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Found 5 results

  1. Suzuki and Like2Bike let the outdoors in for South African kids. View full article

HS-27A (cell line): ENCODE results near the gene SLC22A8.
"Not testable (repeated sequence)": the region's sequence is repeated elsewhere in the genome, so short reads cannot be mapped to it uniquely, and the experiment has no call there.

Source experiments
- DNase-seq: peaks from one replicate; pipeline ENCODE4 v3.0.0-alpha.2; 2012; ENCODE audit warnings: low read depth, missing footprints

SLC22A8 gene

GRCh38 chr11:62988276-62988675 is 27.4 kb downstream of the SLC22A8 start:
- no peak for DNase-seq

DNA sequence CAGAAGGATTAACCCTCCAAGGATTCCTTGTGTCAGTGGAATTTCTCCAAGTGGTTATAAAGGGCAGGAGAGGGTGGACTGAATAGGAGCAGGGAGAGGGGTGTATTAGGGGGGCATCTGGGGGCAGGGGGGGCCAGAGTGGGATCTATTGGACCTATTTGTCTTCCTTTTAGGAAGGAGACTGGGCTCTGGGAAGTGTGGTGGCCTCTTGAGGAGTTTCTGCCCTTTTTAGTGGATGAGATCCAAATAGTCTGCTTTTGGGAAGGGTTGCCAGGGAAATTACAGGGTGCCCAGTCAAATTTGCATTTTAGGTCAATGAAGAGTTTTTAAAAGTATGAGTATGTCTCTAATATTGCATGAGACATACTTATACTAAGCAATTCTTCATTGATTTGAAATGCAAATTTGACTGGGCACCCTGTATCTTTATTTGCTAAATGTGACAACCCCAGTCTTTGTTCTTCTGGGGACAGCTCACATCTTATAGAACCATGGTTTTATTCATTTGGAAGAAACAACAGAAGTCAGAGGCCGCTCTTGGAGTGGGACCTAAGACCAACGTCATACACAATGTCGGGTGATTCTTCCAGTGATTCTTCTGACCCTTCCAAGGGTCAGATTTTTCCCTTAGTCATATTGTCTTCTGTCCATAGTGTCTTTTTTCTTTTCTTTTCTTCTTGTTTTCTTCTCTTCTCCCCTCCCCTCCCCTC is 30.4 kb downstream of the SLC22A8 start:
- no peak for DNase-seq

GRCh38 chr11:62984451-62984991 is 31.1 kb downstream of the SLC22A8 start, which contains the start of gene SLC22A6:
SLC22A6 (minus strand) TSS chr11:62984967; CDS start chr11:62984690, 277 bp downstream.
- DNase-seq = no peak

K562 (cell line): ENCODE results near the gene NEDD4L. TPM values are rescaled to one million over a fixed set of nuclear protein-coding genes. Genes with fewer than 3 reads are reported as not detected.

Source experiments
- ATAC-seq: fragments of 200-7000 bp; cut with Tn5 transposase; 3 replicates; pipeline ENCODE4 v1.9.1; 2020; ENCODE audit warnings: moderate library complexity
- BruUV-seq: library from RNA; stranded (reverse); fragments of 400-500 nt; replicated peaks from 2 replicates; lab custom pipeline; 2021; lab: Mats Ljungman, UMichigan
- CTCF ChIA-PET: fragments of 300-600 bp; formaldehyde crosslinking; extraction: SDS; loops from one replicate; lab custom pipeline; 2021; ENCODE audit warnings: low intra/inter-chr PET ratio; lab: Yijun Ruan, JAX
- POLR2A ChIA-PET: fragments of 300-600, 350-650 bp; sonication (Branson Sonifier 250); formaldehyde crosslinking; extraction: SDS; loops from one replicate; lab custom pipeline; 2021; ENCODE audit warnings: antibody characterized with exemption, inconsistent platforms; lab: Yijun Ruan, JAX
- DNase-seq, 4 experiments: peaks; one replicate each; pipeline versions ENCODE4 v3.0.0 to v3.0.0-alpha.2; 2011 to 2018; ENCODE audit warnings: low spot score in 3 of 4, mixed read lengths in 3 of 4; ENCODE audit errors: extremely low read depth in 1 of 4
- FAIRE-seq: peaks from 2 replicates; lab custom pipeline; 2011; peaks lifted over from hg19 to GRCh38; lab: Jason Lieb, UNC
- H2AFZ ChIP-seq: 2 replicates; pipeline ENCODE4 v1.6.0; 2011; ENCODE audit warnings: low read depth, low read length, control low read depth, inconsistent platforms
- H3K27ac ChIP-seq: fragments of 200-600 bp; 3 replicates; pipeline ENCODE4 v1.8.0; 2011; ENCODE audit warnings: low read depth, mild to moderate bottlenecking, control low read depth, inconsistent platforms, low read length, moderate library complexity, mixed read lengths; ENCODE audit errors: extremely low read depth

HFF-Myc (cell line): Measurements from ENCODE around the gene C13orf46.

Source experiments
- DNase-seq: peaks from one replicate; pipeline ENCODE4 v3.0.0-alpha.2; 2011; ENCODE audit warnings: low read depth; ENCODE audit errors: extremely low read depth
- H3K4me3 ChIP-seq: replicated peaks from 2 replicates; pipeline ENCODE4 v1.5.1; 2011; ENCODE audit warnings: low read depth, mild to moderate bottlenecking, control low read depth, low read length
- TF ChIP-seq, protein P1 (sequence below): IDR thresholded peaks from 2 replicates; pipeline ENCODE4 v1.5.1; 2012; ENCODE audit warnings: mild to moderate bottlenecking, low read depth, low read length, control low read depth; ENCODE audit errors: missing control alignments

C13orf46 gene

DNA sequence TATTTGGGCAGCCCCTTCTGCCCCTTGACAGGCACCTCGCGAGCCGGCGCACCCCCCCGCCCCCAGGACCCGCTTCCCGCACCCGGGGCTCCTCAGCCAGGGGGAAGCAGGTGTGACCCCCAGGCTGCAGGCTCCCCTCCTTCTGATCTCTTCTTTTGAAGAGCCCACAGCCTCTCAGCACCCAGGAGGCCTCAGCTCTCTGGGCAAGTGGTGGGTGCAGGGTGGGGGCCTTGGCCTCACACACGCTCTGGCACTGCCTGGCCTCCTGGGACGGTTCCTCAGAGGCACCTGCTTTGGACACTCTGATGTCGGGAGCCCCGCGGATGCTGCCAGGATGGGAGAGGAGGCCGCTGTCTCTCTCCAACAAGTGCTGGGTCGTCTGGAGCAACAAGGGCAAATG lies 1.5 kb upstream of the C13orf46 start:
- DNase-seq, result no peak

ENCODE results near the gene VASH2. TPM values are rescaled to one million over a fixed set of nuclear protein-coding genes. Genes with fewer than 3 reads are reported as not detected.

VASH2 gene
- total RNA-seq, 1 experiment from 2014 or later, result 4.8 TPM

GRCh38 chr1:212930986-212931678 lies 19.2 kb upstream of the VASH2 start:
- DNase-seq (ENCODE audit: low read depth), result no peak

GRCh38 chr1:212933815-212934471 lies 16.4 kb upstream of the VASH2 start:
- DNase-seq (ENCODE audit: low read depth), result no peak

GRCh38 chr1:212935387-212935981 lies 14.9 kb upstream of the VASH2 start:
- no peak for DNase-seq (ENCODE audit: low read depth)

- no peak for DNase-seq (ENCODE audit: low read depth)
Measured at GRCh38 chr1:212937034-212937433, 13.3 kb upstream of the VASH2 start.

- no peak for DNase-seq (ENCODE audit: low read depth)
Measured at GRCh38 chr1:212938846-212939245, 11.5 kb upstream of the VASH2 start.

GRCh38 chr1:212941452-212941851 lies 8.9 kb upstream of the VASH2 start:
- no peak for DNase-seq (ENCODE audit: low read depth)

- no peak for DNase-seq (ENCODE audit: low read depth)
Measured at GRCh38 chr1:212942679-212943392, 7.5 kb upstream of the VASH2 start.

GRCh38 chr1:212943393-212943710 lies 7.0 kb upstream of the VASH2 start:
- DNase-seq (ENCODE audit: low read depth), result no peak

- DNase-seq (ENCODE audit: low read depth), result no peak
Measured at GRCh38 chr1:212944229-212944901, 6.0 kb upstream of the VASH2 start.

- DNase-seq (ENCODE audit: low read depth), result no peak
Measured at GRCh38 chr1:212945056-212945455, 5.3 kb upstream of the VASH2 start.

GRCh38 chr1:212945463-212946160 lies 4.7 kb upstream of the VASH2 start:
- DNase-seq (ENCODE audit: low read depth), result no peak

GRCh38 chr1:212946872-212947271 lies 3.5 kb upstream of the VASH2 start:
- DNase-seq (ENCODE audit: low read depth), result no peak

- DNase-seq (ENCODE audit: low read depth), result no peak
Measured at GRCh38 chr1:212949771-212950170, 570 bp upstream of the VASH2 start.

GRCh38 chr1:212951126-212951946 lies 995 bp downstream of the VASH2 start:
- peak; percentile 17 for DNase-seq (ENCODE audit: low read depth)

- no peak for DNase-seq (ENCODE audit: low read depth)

2. We all love a good day in the outdoors, and Suzuki has teamed up with Like2Bike to make sure the love of the outdoors is shared with our kids and encouraged on the mountain bike trails around South Africa. Suzuki has an extensive record of making the outdoors fun, and for the kids of South Africa (especially these days!) it’s mission-critical to include them in the playtime we enjoy. We obviously can’t let them hop on their V-STROM and away they go, so we’ve extended our enthusiasm for a great day out to the MTB game. Sponsoring these events with our know-how of safety, enjoyment, and the right rush to pump those endorphins has made many families regulars at our events. With races varying in length from 2km to 25km, appropriate for 2–14-year-olds, the field is open to anyone. Our track record in the MTB world Cars, marine, and motorcycles – everything the outdoors needs, from Suzuki! In the natural progression of seeking out adrenaline in South Africa’s incredible landscape, we decided to extend our offering to outdoor activities that don’t require an engine. Our initiative with Like2Bike started seeding itself in our motorcycle events, which, taken in the right direction, would create an obvious next-step to foster a love of the outdoors in the kids who aren’t quite ready for a 2-stroke. The early days had us providing medics to motorcycle events and mountain bike events, which is how we eventually found Like2Bike and discovered our shared goals. We want to share our passion for the rush of adrenaline with as many people as possible – and the best way to get passionate about the sport is to start young in a fun environment. Our mountain biking team –muscle-power from the horse-power specialists. The Suzuki MTB team was formed in 2017, and the ultimate aim is to work on the development of MTB skills in all areas. The good work we’ve done speaks for itself, with our team of 12 taking podiums at XCOSA Series, Like2bike kids’ series as well as at some of the Nissan Trailseeker events. The main aim? To make a difference through cycling. Our Shoshanguve Mountain Bike Team project The goal with this project is to get kids off the streets and onto the trails, providing training for the kids, and transport and gear for each outing. The project relies on the community for funding to maintain and service their bikes and provide much-needed cycling gear and mechanical support to team members. Suzuki stepped up to provide equipment and gear to the team to help them to stay on track. Our contribution so far, in collaboration with UVEX, Avalanche, Diamond Trailers, A3Studio and Like2Bike, is 15 UVEX helmets, 14 Avalanche Bicycles, 20 Sets of cycling kit and a new trailer to transport bicycles to training locations. We aim to get these rising stars onto podiums and take them from strength to strength through sponsorship and development, achieving some dreams in the process. Where from here? We’d like to get everyone involved in outdoor adventures with Suzuki, Like2Bike, and the Suzuki MTB team. This means making the sport accessible and affordable to kids and adults alike. Whether you want to include your kids by entering the Like2Bike series, get involved with our development initiative and Suzuki MTB team, or put down your motorcycle in exchange for a mountain bike for a change (we won’t tell anyone), Like2Bike and Suzuki welcome you with open arms. Like2Bike - http://www.like2bike.co.za/ Visit www.Suzuki.co.za